23 thoughts on “Open Thread

  1. I actually have a question and I hope it won’t unless the floodgates in a negative way. I’d like to know what people involved in advocacy think about transports of animals from the south to the northeast.

    I’m trying to bring reform to my area. The local shelter director has not been on board with the no kill equation in the past and I’m hoping other people can help me change that. What she has done in the last 2 years is to align with North Shore Animal League for transports from the south to the north. I think she saved 500 animals this way last year, most of them dogs. (More than 5,600 were destroyed so that’s a drop in the bucket of her 8k+ intake).

    Some say regional transports are good. Anything to get the animals out of the building and to places where they’ll be adopted. Some say relocating animals just displaces animals already in need in those areas and leads to the death of animals in the north.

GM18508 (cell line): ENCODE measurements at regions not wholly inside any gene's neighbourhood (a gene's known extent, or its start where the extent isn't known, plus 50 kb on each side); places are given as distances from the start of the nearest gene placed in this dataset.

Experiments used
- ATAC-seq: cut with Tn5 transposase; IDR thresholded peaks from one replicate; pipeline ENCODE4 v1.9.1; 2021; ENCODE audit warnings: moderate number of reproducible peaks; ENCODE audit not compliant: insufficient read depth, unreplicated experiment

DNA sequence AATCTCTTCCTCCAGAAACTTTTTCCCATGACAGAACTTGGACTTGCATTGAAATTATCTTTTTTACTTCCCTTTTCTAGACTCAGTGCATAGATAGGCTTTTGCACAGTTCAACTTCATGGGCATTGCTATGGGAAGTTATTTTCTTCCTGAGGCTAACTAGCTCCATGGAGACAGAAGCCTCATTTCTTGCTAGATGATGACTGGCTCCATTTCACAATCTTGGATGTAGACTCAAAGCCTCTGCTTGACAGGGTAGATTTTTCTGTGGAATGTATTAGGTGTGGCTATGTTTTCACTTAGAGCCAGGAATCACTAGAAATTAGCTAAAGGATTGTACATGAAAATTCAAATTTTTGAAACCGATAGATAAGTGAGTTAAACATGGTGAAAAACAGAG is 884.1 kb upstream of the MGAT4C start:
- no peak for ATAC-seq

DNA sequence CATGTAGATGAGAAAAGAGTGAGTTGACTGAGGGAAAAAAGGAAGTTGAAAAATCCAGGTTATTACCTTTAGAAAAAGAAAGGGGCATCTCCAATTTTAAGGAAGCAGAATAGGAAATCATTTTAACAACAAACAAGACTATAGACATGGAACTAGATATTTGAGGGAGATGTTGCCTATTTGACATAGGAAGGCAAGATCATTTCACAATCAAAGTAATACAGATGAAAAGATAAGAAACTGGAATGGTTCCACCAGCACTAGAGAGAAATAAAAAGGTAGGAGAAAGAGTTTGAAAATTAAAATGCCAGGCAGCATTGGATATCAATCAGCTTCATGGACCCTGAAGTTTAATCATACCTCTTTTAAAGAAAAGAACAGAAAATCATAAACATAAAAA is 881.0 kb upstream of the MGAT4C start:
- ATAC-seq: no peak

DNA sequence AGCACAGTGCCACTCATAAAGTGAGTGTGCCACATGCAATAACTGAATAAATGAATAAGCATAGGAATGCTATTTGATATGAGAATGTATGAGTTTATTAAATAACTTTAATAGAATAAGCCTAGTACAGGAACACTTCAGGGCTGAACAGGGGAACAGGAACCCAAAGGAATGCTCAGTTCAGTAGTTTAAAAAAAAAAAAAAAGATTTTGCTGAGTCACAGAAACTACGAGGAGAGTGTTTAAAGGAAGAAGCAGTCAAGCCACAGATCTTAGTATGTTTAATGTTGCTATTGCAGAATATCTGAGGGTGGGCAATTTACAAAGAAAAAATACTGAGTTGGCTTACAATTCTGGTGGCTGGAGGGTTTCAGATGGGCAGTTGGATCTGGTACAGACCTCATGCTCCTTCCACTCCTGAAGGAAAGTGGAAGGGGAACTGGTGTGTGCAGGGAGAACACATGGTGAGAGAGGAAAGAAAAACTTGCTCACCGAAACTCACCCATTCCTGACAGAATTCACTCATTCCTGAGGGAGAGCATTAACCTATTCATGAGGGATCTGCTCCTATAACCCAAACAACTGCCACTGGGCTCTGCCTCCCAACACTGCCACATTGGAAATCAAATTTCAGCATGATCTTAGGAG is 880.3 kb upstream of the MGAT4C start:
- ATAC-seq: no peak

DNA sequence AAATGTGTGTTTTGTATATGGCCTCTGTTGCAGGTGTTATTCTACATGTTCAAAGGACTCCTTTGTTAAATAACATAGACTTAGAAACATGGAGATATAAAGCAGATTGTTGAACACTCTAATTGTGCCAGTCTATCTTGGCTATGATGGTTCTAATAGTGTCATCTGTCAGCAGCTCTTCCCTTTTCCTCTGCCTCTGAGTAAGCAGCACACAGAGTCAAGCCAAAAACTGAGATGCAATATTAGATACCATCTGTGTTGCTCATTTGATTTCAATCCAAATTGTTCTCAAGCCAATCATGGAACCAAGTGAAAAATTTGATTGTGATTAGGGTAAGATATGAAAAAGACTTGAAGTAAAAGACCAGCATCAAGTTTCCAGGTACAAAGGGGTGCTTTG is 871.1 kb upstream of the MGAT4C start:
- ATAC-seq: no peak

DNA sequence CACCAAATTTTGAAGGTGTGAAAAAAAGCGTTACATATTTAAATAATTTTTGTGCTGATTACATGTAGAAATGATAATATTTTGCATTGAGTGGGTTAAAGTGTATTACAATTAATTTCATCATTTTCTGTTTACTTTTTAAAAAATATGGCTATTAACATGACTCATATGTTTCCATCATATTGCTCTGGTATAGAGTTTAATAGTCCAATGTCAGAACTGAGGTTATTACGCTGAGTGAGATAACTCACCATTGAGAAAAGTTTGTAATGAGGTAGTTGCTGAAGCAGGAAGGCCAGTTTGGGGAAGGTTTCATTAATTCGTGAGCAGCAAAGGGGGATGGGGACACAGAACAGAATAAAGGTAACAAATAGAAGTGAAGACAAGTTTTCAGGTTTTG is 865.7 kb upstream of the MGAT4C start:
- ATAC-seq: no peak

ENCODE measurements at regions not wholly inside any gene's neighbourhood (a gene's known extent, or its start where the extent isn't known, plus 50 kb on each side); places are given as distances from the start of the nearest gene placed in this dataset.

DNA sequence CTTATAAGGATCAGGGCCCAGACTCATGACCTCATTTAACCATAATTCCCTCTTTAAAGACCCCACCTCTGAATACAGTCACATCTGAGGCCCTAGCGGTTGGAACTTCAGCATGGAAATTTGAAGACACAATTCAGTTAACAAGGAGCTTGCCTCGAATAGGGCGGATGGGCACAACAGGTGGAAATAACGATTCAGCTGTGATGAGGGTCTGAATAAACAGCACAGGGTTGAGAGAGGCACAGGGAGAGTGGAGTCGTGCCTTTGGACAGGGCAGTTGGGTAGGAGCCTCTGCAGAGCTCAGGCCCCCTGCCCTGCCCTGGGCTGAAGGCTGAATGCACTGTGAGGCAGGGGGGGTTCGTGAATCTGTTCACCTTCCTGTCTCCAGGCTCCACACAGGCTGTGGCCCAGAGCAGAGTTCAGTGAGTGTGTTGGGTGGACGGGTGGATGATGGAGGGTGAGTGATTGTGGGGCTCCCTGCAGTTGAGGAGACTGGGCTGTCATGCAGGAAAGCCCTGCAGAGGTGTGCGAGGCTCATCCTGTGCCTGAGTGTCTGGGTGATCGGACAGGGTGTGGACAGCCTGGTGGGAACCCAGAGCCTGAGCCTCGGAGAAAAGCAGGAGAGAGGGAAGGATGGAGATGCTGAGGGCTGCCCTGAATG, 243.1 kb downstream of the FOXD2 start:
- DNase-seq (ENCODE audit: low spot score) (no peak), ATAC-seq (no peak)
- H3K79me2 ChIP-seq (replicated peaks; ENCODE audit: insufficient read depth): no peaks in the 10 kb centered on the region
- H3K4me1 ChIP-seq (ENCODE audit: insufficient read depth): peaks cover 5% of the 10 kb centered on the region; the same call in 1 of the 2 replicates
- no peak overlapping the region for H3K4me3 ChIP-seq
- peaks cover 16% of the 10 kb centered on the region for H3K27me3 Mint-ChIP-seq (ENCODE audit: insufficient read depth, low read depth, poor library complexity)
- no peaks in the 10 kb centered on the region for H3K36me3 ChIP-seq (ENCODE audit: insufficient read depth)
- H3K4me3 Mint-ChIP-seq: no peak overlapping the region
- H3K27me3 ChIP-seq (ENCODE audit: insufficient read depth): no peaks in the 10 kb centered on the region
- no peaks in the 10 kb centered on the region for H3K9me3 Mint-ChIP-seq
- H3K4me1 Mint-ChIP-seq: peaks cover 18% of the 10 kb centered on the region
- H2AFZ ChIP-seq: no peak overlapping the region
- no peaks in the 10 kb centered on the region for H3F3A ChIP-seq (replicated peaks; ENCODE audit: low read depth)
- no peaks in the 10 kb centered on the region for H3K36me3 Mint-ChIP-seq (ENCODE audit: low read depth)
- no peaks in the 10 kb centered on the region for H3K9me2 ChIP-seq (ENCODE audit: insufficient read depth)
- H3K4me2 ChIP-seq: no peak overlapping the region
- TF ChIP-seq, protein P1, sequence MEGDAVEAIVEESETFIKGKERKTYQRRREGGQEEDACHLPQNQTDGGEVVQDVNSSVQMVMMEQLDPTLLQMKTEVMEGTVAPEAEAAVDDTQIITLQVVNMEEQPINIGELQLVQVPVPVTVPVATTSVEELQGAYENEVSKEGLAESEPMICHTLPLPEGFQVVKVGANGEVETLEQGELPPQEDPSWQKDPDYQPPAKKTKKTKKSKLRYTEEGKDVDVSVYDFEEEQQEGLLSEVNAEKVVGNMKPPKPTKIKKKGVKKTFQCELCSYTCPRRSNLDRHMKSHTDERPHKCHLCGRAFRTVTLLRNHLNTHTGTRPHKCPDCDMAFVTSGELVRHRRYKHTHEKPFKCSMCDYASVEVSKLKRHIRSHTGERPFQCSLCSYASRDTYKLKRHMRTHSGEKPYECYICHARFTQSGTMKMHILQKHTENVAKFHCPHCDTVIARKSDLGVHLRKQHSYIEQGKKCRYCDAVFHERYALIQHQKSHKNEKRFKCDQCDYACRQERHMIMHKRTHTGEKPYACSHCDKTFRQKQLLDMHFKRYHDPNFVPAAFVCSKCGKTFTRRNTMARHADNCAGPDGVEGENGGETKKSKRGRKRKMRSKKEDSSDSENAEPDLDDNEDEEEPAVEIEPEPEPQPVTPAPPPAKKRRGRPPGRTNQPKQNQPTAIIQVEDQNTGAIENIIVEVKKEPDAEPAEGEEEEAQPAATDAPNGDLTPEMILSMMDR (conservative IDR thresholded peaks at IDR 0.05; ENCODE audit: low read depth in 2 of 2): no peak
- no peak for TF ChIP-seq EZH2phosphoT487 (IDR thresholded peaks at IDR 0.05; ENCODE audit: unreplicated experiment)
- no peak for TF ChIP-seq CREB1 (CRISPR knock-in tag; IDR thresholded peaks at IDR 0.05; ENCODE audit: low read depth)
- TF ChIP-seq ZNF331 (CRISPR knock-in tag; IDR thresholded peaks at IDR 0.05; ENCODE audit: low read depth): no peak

Ultimately the goal is to adopt ourselves out of killing right in our own backyard. I know we can do it. But since the transports are already being used, I’m wondering what people with experience think about the concept.

    1. I think alive is better than dead. But I also think that there is a less wholesome element in the world of rescue, and that transport can actually serve as *pet laundering* for those with bad or greedy intentions.
      When I first got interested in rescue I researched ways to transport huskies from Alaska to the lower 48. (I went to a conference and several folk said they NEVER euthanized a husky because they were so rare!)